Murrurundi Heatwave Information & Warnings
EXTREME HEAT DEFINITION
Extreme Heat is defined as an extended period of very high temperatures, which is related but not confined to heatwave conditions.
It has the potential to adversely affect urban and rural communities, infrastructure and the natural environment.
It can also cause significant health issues, extensive stock and crop losses, damage roads, railway lines, bridges, disrupt power supplies and contribute to an elevated fire hazard.
High minimum temperatures overnight are likely to have a greater impact where communities, infrastructure and the environment are unable to recover from protracted heat stress.
High temperatures can be exacerbated by high humidity.
When temperatures spike for three or more consecutive days without an adequate drop in nighttime temperature to cool the outdoor and indoor environments, there is a significant increase in the risk to vulnerable populations.
Therefore the definition of excessive heat events will consider both day-time maximum temperatures and night-time minimum temperatures.
What to do during a Heat Event
Check on family, friends, and neighbours who do not have air conditioning or who spend
much of their time alone – particularly elderly persons.
If your home does not have adequate air conditioning/cooling, choose other places you
can go to get relief from the heat during the warmest part of the day.
For homes without air-conditioning, fans are a good alternative.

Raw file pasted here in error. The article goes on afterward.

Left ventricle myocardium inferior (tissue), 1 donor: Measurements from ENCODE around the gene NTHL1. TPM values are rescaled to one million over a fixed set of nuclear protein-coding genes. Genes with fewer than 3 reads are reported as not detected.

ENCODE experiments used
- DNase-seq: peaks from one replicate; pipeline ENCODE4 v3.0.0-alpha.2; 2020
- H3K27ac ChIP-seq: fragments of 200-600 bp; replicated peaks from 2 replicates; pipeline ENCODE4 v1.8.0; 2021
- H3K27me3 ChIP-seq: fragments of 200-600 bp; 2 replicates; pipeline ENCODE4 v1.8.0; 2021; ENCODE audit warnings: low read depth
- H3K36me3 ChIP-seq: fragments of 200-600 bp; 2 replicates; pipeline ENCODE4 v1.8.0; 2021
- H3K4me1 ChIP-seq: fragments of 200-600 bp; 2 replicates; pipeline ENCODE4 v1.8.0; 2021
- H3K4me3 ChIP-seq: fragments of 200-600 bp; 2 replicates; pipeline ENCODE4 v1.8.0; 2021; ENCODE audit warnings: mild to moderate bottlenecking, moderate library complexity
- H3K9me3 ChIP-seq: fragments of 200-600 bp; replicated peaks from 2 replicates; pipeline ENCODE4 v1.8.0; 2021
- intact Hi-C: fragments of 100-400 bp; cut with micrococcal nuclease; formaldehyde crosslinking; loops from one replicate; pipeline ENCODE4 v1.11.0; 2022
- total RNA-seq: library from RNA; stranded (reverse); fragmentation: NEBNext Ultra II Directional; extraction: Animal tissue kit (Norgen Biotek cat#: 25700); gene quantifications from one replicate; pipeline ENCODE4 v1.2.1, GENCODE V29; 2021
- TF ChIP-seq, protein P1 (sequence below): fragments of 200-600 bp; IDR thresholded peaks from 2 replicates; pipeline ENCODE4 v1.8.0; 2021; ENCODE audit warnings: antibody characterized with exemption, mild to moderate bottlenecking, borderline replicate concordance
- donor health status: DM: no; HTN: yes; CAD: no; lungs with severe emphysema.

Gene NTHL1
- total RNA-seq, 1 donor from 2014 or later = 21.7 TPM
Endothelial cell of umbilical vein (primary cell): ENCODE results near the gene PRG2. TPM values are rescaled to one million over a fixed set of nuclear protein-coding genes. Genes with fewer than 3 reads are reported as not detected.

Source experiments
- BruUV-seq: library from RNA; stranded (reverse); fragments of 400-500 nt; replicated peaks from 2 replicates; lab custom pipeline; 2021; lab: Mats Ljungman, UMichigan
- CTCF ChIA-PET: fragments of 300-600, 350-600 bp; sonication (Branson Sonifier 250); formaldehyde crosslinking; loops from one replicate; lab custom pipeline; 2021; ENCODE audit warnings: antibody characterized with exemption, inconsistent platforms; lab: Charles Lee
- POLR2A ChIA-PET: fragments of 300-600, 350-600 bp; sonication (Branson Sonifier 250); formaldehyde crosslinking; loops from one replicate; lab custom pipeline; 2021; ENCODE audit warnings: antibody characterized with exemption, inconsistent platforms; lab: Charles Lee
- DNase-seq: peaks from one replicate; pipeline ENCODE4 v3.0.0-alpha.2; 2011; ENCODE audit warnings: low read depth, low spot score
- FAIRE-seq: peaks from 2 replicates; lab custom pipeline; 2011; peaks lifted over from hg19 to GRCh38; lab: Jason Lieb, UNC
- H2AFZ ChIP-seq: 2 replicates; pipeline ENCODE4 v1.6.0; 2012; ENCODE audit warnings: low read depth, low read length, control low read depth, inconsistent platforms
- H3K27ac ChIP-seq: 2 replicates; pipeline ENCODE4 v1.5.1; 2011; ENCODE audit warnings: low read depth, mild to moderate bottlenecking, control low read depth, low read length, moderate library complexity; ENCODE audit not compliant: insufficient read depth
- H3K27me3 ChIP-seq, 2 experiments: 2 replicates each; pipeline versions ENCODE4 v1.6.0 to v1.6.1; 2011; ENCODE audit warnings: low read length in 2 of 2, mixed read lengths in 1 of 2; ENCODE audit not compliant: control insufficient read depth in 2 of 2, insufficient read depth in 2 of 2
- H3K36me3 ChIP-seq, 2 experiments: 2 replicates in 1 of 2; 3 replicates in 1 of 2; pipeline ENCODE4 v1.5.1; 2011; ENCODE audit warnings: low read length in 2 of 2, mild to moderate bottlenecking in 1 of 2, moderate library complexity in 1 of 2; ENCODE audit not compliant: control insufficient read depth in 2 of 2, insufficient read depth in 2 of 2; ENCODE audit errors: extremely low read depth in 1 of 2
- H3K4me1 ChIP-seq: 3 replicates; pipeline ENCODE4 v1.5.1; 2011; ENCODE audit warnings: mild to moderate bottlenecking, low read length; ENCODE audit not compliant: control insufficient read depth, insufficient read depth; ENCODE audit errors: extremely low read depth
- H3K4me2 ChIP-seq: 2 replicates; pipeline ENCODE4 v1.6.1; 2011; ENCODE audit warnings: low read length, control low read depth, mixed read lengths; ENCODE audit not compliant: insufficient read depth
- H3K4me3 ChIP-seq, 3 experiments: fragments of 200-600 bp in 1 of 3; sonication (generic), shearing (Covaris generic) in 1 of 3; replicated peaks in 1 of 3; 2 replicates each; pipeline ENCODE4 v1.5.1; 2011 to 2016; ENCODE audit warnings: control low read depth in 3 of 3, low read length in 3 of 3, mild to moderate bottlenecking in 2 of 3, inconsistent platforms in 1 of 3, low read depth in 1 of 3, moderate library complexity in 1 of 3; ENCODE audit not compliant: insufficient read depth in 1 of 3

Plan changes in your daily activities to avoid strenuous work during the warmest part of
Drink plenty of water regularly. Limit intake of alcoholic and caffeinated beverages.
Dress in loose-fitting, lightweight, and light-coloured clothing that reflects heat and sunlight
and helps maintain normal body temperature.
Avoid getting sunburn because it will slow the skin's ability to cool itself.
Slow down and reduce, eliminate, or reschedule strenuous activities.
Take frequent breaks if you must work outdoors.
NEVER leave children or pets alone in closed vehicles. Temperatures inside a closed
vehicle can reach over 40 degrees within minutes. Exposure to such high temperatures
can kill in minutes.
Learn about and be prepared to treat extreme heat-related disorders
Key areas of impact as a result of extreme heat conditions could include, but not be limited to:
increased morbidity (rate of human illness);
increased mortalities and potential requirement for temporary mortuaries;
deceased livestock and native fauna;
transport closures/ diversions (buckled railway lines, bridge closures etc;
increased risk of fires;
stress on power networks because of high electricity demand;
power failures or load shedding impact upon the availability of electricity resulting in further
potential for heat stress, especially for vulnerable persons;
trees/ branches falling from dryness;
supply chain disruptions;
economic cost to the state, local business, recovery etc;
public events with increased risk of heat related illness;
school closures or mass gathering event cancellations;
crop damage and food loss
Heatwaves - Hotter, Longer, More Often